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YAL - Young Adult Literature Presenter Unit 2005/2006

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An American Plague, The True and Terrifying Story of the Yellow Fever Epidemic of 1793

by Jim Murphy

 

Fever 1793

by Laurie Halse Anderson

 

YAL Presenter Unit 2005/2006

Subjects: English
Grade Level: 7th
Posted: 2005
Units Created by: Beverly Rowls, Karen Boran and Khadeejah Lasuc


What makes this a good YAL choice...

As I read Fever 1793, I noticed that contemporary history books for middle and high school students leave an empty gap between 1776 and 1820. What happened during that early period of American history and why was it not important enough to find its way into the middle and high school curricula? I chose An American Plague and Fever 1793 as complementary texts because they tell a story from American history that few people know occurred. A great plague nearly destroyed the newly formed United States of America. The newly elected president and vice-president fled the nation’s capital in Philadelphia, leaving the citizens to fend for themselves. What a story to capture the attention of young people! These books tell the story of people, not just the generals and leaders, but the common people, just like them. As a plus, the authors wrote the texts for a middle/high school audience. The American Plague provides the facts within a narrative about a killer disease, how it came to the city and how the inhabitants were cured. It identified the people, the places and the events that overcame great odds in order to survive. The two books together tell a story of how people of two races worked to save each other as well as both the city and the new nation. These books truly fit the criteria for young adult literature. — Beverly Rowls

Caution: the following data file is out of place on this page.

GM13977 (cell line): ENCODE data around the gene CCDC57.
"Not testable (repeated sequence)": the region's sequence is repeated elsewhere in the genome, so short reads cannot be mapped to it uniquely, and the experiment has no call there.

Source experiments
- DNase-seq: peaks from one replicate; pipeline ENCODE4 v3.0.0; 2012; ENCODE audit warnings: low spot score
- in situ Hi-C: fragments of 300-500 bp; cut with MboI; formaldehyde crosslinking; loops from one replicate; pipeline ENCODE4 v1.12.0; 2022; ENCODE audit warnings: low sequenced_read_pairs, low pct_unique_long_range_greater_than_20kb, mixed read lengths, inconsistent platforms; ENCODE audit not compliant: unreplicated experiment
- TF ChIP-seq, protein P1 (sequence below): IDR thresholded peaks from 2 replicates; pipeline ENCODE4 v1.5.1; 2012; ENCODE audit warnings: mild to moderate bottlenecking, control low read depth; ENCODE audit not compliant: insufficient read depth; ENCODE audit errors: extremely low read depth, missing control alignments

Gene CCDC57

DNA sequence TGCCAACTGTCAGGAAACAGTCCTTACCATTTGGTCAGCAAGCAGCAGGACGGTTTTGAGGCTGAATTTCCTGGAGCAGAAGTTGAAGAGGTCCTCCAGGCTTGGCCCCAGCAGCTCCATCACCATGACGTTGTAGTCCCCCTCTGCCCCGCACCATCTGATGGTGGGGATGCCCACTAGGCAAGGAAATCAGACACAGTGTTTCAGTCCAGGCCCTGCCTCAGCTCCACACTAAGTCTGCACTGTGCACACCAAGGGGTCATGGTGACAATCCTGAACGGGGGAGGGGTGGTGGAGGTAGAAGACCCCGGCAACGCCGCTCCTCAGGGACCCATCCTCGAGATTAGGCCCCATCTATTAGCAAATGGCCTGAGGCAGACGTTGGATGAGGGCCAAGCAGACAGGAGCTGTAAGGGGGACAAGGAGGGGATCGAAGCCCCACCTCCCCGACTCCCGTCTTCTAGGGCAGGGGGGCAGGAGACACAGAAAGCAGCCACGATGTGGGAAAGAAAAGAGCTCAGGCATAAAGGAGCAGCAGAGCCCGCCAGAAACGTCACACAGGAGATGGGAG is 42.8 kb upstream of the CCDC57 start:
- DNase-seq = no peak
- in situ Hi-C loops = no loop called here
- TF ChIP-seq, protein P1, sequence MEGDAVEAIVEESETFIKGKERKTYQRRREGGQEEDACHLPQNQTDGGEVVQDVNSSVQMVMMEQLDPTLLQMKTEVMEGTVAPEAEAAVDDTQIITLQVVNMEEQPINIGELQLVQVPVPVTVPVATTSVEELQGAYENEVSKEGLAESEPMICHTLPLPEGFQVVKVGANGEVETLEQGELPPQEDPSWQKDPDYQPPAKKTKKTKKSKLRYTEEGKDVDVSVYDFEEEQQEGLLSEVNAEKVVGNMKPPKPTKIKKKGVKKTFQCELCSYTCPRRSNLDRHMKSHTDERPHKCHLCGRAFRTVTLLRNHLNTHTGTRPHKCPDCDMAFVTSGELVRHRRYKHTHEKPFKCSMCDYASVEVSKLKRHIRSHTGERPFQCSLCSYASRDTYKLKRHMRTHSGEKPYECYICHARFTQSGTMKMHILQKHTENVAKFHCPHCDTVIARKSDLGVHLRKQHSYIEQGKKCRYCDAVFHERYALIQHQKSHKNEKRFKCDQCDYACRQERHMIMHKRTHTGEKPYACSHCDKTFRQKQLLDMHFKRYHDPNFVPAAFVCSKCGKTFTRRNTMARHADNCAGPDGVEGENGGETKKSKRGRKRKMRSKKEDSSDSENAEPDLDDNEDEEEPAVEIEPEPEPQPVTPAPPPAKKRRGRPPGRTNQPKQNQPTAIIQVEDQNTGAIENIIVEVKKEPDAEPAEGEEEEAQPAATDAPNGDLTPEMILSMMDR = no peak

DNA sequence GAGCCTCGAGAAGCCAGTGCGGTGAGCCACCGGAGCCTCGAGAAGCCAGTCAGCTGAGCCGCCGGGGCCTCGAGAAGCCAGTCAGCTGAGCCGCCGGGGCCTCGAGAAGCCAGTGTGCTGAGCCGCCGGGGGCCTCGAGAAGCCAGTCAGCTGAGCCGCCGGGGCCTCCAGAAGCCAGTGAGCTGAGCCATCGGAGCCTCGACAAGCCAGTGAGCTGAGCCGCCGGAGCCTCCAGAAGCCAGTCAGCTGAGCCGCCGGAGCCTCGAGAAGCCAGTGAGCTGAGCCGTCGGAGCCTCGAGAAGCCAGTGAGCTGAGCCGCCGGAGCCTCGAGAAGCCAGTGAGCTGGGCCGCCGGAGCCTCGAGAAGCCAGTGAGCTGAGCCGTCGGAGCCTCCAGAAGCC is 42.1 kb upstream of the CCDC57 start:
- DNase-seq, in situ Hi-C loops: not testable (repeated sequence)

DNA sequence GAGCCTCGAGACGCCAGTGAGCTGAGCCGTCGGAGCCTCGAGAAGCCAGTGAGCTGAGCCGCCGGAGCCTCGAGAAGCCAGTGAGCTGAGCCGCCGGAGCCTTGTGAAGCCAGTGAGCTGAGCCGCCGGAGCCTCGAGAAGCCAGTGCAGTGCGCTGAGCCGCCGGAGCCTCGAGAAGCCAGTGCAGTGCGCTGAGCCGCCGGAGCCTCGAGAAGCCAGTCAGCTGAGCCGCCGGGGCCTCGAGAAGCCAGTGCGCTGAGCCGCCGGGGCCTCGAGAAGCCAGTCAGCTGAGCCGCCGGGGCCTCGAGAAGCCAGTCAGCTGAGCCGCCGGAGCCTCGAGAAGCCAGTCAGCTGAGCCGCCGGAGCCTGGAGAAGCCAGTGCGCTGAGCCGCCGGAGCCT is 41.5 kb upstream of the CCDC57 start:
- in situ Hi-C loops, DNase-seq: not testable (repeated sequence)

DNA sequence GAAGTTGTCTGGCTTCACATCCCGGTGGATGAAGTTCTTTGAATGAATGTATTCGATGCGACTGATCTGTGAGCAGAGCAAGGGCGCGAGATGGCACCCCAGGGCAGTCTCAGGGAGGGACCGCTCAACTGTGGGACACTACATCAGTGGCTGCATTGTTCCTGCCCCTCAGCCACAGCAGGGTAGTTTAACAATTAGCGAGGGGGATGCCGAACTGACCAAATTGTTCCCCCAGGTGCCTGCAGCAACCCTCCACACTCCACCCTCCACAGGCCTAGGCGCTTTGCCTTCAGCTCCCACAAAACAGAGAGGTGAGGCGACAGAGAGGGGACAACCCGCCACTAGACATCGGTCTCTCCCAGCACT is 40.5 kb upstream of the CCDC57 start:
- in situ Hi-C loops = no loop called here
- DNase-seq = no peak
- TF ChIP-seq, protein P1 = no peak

YAL Conference Workshop Description & Documents
Making Historical Fiction Real: Connecting Fever 1793 with the CRI (workshop 1)
Beverly Rowls, Presenter

Many events from history tend to be decontextualized in textbooks used in the classroom. Students try to learn the “facts” but lose them once the test is over. This workshop will explore the use of historical fiction as a way to support students in connecting with the realities of history. We will use strategies from the components of the Chicago Reading Initiative (CRI) to examine Fever 1793 as it relates to the realities of life and culture in the post-American Revolutionary era. We will also explore why historical events, such as the Yellow Fever Epidemic of 1793, are missing from our history books. You are invited to explore these issues during this interactive workshop showcasing the standards-based CRI in the classroom. — Workshop Description for YAL 2005

Bring Out Your Dead (workshop 2)
Karen Boran and Khadeejah Lasuc, Presenters

The alternative title to this workshop is An American Plague: Using experiential and discovery methods to frontload difficult texts. Partnering with Fever 1793, we'll draw on a multi-disciplinary approach to unit planning, modeling the use of experiential (adventure education) and discovery (drama) instructional methods to draw struggling readers into expository text. This is a hands-on, interactive session that explores frontloading as a key component to student comprehension before, during and after reading primary source documents (both science and social science). — Workshop Description for YAL 2005

Documents

Unit Cover Sheet

 

Unit Plan

 

Lesson Plan

 

Map